Entries in family (22)
There's a special kind of bond between cousins that can, apparently, only be expressed by playing iPad games side-by-side.
Or unleashing mayhem on your grandmother.
You came in on the wind.
Crested the mountain ridge, danced over meadow grasses, and through the open door.
Kissed me on the nape of the neck and whispered, don't be afraid.
You have beautiful friends, already. They are adorned with feathers and beads and scarves and love shines in their eyes. I think you've been talking to them too.
You have a beautiful home, situated perfectly to watch the sun transit the sky from wherever you lay. It's quiet up there and there's a long view and you can breathe.
Your parents glow like the blessed, and wait intently for you to show them the way.
Already you call us into deeper levels of connection and commitment, the warp and weft of tribe. Already you are a weaver.
When you are ready, we are ready.
Safe passage, sweet girl.
In the end the whole visit came together so simply it was as if we all lived in the same neighborhood instead of three different states. The seed of the plan hatched, innocently enough, over a bottle of bourbon during a hurricane in Brooklyn last fall and took root even after the hangover had passed and the planes started flying again. The last piece fell into place when, somewhere in Memphis, the sensible realization arose that a weekend in the mountains with our small tribe would be far more entertaining than a high school reunion.
The four of us hadn't all been together at once since Stacy's wedding nine years ago, but the easy familiarity of old friends fell over us and we wove back and forth between college memories and filling in the blanks of the intervening years. Our spouses fit in like of course you two married, it just makes so much sense, and look at us all here making sense together. If it weren't for the hordes of short people who insisted on calling us Mom and Dad all weekend I could have imagined that little had changed.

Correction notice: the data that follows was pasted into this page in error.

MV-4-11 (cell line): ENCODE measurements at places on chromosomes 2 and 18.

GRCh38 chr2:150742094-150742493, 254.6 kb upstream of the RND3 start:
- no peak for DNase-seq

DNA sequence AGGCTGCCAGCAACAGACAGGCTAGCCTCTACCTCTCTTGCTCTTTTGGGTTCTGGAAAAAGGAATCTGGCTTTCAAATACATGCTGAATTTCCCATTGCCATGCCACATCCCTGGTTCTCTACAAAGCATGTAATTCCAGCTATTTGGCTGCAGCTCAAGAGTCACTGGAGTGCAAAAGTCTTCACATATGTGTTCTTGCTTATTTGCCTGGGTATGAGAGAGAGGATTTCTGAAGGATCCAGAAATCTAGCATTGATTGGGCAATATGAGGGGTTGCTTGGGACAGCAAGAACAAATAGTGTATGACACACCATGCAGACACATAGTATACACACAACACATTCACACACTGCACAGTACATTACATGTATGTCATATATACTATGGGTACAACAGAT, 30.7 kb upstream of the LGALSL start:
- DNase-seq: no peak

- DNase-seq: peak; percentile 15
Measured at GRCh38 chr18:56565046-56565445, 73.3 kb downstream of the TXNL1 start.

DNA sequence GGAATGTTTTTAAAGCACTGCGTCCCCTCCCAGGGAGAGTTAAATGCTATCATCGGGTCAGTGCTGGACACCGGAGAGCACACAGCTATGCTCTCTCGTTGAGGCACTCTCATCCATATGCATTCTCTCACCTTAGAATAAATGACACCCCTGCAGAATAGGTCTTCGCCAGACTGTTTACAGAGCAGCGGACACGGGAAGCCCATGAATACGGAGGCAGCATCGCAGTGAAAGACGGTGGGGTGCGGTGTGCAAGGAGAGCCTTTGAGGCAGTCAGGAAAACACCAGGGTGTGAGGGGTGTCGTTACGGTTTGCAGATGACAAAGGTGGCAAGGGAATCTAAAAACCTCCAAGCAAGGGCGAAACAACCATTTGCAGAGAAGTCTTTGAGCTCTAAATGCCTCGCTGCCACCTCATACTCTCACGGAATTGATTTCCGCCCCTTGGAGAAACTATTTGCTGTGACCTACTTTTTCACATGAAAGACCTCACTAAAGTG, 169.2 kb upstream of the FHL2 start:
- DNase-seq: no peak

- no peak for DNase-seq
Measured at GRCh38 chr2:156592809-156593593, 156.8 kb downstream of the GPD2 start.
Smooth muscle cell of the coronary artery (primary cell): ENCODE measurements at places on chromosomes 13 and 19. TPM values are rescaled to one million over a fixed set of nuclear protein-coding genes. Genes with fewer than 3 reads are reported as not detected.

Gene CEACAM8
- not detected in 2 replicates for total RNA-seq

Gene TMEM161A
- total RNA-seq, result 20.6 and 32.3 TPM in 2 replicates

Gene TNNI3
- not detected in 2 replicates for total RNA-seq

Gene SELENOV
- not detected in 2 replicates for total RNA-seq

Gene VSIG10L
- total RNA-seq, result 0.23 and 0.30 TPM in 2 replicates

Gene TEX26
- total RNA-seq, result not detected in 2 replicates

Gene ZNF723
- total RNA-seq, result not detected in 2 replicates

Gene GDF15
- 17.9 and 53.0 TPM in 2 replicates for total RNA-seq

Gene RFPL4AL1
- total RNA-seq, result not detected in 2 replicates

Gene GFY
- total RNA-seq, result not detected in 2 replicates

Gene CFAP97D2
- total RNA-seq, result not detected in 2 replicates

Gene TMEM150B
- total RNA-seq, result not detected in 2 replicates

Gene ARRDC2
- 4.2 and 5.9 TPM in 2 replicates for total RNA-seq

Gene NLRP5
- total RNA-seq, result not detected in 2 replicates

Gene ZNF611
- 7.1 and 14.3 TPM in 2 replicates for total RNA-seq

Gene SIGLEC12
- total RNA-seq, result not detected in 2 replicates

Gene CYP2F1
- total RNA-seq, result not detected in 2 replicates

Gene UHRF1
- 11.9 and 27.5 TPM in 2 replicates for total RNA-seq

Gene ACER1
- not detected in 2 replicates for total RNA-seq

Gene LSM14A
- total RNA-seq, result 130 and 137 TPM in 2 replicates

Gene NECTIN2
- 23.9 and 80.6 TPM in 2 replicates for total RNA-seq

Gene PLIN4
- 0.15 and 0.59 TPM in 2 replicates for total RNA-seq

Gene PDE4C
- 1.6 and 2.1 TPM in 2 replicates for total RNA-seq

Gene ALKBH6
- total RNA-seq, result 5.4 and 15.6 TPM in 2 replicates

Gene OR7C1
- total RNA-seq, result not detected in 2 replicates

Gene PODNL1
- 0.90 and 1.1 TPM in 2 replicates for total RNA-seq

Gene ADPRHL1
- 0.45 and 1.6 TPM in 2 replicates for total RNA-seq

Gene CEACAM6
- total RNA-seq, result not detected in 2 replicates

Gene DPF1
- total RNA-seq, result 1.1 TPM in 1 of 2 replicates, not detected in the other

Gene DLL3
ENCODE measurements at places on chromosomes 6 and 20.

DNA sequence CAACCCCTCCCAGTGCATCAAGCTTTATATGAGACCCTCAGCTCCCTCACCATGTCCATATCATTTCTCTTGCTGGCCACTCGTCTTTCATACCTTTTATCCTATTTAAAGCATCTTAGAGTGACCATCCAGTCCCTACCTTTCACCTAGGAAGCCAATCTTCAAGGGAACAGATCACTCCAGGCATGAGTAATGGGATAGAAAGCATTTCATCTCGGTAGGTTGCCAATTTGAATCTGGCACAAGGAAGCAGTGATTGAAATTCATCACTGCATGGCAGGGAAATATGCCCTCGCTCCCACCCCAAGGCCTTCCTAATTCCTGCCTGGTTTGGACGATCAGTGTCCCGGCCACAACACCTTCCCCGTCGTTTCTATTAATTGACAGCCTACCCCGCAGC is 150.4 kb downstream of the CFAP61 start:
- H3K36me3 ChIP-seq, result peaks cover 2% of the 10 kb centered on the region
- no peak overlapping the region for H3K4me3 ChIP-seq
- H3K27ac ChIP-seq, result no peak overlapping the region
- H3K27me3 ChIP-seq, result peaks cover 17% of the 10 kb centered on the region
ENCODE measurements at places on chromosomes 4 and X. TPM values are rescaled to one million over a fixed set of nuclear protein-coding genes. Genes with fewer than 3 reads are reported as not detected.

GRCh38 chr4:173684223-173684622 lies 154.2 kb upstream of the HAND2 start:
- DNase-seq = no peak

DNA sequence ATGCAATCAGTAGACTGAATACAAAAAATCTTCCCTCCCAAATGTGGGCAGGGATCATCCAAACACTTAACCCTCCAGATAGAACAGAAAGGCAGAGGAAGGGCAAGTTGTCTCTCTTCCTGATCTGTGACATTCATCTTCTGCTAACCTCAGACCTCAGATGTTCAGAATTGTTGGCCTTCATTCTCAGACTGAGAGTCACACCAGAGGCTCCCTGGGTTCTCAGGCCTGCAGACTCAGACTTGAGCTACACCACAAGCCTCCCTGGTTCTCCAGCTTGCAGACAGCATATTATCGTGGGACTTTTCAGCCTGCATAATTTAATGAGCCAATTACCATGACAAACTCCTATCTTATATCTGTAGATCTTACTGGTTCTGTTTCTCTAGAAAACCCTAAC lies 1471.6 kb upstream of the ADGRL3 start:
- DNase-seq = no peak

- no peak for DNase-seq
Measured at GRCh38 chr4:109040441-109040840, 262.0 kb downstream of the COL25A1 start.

Of course, a lot changes in 20 years. But not, thankfully, our affection for each other. I admire the lives my friends have built, the beautiful families they are nurturing, and the fact that they still make me smile so much my cheeks hurt, and the discovery that we can all laugh together when our children get caught in a mountain rainstorm and end up looking like this:
Stacy, Lee, Brent, Dara, Will and Sarah, you guys are sick. And I love you.
Kim and Dustin, creators of the incredible DENY Designs (full disclosure: they license some of my artwork there. Go see it! They make beautiful home accessories), needed some new individual and family photos their PR woman could use to pitch their story. We set up a studio in their house and shot with them and their twin two-year-old boys. The photo above is Liam, and it's the kind of picture that makes Kim swoon and affirms my commitment to learn more about the use of supplemental light. (You'll be hearing more about this, I feel sure.)
We also went to a nearby park where we shot more in the mode I'm used to working in: verite, in the moment, see what we get. The boys were a wee bit under the weather and, being two, not entirely cooperative with the program their parents and I had in mind. As I went through the pictures yesterday, I was struck by how the outtakes are my favorite part of the set.
Even when they're grumpy.
Even when you can't see anyone's face.
Even when they're clingy.
Even when they're refusing to stay put where you want them.
None of these are the nice family picture that you'd probably frame and put on your mantle. None of them would probably be the one Grandma would want.
But they are real.
Maybe it's because I really learned to shoot kids by shooting my own kid, and because the photos that I loved the best of him are the ones that will one day trigger a memory of what he was really like: how little his feet were, how he would rub his eyes when he was tired, how he hid screwdrivers all over the house.
I know you have to have the money shot, where everyone is looking at the camera and smiling all at once. But the outtakes are the ones that slay me, every single time.